Today we are each called to recognize the personal benefit that each of us has gained from our own baptism: that is, the becoming the adopted children, brothers and sisters of Christ, of God the Father, through the gift of His only begotten Son.

The baptism of the Lord reveals Christ in two manners. First, Christ is revealed as the eternal Son of the Father, upon whom the favor of God continually rests. " And a voice came from the heavens, saying, 'This is my beloved Son, with whom I am well pleased.'" The Church teaches that this is the first revelation of the interior life of God, worshiped from of old by all of Israel, as the Holy Trinity--Father, Son, and Holy Spirit.

Second, the Christ, who is called "Son" by God the Father, is of truly human estate and is also the son of Adam. Christ, being fully human, has possession of a soul and body. And Christ, at the same, is also fully God, incarnate in the world. The vision of the Holy Spirit descending on our Lord as a dove, then, represents a union of the Spirit with humanity in a way that is different from all of the Old Testament's prophets. The Spirit is Christ's own possession, to be given freely by His Will to humanity. As we hear in today's reading from Acts, "God anointed Jesus of Nazareth with the holy Spirit and power." (Acts 10:38)

The Old Testament reading today from Isaiah is the first song of the mysterious suffering servant of the Lord. This servant has a kingly quality, being the "chosen one with whom [God is] pleased" (Is 42:1), but he also teaches the law of God by establishing justice on the earth. This servant-teacher does not impose God's will by force, but moves humanity through an inner conversion. "A bruised reed he shall not break . . . ." (Is 42:3) This reference to Christ's mercy for humanity is clear. We are all bruised reeds. But, the suffering servant is not sent to break us, but to redeem our broken humanity. That is why verses six and seven emphasize that the Messiah will lead His people gently into a spiritual vision, out of the darkness that has imprisoned them:
I, the LORD, have called you for the victory of justice,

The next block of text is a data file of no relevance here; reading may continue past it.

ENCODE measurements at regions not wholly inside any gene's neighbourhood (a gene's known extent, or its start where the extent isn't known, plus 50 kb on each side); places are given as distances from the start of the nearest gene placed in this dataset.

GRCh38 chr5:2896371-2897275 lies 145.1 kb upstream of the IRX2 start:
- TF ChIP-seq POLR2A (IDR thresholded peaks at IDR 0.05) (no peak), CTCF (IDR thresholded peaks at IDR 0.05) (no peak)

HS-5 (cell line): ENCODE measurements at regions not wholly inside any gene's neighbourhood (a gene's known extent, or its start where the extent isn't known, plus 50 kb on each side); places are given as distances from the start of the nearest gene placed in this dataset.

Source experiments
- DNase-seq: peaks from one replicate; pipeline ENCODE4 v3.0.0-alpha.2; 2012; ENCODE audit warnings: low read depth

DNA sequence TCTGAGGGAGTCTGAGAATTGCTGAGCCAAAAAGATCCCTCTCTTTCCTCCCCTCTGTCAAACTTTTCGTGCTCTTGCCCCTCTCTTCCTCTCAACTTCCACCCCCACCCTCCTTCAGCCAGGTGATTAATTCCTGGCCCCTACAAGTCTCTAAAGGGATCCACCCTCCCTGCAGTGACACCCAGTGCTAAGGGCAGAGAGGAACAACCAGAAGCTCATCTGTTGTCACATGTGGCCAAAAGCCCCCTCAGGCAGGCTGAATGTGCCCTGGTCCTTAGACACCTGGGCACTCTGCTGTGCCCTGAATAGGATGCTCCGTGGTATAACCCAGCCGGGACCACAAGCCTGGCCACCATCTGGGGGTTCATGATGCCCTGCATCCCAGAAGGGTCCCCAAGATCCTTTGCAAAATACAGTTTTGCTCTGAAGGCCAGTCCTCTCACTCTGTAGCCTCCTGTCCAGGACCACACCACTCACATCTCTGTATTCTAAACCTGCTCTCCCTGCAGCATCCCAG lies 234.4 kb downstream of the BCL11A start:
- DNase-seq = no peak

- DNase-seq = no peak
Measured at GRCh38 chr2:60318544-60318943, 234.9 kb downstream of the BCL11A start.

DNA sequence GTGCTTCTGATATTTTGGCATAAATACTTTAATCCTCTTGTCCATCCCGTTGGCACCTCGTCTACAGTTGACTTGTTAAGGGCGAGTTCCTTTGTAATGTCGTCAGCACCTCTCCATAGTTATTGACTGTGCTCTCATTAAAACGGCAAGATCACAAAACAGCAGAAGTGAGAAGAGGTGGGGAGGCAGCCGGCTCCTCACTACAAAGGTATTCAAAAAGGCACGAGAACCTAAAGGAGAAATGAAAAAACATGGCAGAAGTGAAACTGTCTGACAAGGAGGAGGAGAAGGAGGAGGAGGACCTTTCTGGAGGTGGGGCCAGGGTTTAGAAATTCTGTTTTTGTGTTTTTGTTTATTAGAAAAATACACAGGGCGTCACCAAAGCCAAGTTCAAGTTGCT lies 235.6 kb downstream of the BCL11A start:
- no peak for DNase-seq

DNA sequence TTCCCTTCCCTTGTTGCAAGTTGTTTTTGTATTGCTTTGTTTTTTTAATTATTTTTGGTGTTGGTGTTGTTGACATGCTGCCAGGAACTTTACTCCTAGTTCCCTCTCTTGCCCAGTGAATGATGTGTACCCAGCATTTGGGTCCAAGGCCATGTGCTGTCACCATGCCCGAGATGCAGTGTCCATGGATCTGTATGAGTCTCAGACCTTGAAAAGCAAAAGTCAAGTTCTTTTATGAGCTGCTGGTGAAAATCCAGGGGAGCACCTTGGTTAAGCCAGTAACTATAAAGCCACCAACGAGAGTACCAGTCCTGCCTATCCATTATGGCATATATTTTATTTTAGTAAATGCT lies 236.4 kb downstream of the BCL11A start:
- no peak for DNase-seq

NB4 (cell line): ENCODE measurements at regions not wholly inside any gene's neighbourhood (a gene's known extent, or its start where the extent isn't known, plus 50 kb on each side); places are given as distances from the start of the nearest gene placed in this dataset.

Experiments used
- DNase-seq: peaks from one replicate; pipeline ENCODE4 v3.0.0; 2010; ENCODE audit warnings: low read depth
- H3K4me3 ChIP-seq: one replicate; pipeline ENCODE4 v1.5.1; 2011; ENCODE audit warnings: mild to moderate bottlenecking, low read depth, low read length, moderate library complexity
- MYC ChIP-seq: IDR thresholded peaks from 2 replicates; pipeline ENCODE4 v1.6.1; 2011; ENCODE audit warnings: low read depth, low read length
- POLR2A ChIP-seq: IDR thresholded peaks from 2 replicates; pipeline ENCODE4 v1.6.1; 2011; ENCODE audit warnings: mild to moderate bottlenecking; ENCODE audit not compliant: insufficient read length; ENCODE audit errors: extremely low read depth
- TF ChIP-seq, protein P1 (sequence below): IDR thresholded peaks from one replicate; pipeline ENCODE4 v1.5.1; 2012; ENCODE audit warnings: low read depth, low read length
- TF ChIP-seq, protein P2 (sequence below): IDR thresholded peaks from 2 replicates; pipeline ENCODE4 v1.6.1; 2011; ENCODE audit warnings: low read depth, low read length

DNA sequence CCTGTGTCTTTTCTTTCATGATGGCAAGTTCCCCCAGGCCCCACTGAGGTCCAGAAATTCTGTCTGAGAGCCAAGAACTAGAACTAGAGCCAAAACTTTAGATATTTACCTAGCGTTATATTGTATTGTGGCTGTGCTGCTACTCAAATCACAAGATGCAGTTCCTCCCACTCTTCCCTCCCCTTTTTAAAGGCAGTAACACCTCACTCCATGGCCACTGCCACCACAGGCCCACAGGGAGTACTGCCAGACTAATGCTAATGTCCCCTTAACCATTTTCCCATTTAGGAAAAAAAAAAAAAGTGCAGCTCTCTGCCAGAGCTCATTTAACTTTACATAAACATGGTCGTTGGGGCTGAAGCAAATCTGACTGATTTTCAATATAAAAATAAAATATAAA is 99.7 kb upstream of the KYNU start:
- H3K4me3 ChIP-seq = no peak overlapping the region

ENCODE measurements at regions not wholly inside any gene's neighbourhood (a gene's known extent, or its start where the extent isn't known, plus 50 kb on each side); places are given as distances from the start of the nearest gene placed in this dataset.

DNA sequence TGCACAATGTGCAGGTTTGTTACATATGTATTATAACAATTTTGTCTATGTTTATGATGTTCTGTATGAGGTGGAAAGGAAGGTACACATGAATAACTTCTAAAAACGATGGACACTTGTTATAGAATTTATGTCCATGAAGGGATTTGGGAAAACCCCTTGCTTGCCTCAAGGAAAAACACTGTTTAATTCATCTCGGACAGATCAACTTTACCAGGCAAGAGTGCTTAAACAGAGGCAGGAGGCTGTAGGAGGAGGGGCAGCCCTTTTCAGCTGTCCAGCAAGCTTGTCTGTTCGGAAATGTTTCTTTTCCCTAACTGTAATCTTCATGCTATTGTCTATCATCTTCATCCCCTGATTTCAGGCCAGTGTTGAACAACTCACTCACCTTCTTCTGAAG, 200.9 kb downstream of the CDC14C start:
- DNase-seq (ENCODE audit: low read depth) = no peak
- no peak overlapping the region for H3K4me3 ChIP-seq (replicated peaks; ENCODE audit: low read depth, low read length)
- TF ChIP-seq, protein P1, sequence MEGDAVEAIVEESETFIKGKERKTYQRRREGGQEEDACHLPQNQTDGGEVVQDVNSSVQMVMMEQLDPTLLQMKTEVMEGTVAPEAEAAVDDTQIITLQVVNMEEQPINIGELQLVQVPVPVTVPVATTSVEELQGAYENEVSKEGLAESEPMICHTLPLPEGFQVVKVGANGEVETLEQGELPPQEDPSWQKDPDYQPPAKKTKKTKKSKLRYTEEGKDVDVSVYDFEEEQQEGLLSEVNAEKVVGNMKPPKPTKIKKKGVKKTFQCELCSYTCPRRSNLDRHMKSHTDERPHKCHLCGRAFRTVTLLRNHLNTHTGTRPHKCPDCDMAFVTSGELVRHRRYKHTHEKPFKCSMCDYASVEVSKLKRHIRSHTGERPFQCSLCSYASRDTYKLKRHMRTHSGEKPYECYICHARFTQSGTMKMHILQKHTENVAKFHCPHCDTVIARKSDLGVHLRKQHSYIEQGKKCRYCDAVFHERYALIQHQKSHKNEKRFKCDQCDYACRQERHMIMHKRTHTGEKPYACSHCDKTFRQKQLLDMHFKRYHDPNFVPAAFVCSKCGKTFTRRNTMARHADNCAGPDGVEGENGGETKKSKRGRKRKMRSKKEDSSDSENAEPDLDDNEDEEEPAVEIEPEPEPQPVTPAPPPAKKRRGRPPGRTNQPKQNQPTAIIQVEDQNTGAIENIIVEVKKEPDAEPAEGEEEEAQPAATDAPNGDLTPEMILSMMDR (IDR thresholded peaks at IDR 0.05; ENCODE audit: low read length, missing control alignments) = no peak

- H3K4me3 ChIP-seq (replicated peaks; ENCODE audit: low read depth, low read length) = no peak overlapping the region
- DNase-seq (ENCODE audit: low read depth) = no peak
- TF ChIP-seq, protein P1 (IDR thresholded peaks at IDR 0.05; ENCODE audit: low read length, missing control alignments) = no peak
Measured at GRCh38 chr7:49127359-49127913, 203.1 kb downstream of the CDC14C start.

I have grasped you by the hand;
I formed you, and set you
as a covenant of the people,
a light for the nations,
to open the eyes of the blind,
to bring out prisoners from confinement,
and from the dungeon, those who live in darkness.
We hear that Isaiah's servant will himself be a covenant for the people of God. In that covenant it is the Precious Blood of Jesus that efficaciously seals God's promise with His beloved people: to be called for "the victory of justice" (Is 42:6) As Christ says in today's reading from the Gospel of Saint Matthew, responding to Saint John's objection that he should be baptized by Christ:
“Allow it now, for thus it is fitting for us to fulfill all righteousness.”

07 January 2011

The Grace of Prayer

Prayer or contemplation is not something that can be achieved by mere human effort, however well-intentioned or however strenuous. Prayer is a grace. It is a gift that lifts us beyond anything we ourselves could ever attain by ascetic practice or meditative technique. Accordingly, communion with God, actual friendship with God in prayer, although impossible even for the strong, is something God Himself can achieve for us.

Recovering the Contemplative Dimension
Fr. Paul Murray, O.P.

01 January 2011

Prayer for the New Year

1 JANUARY 2011.

O God of mercy and light, so much in need in our world,
grant us your blessing in this new year
as we strive to live in greater unity with your Holy Will,
not by our own works,
but by the grace of your assistance.
Father, Son, and Holy Spirit, Holy Trinity,
infuse our thoughts, our works, our actions, and our hearts,
so that every thought, work, act, and our very being be not
a thought, work, act, or self of human estate,
but come, Dear Father, to live and reign in us through grace.
In a special way at the beginning of this year,
when our hearts and spirits focus on its possibilities,
O Lord, lift us to You, by your gracious love,
so that we may be assisted in giving all that we have to You.

We entrust our prayers
to the intercessory assistance of all the angels and saints,
and most especially to our Mother, the Queen of the Divine Will,
that the Lord's will be done in each of our lives
and that our petitions will be heard.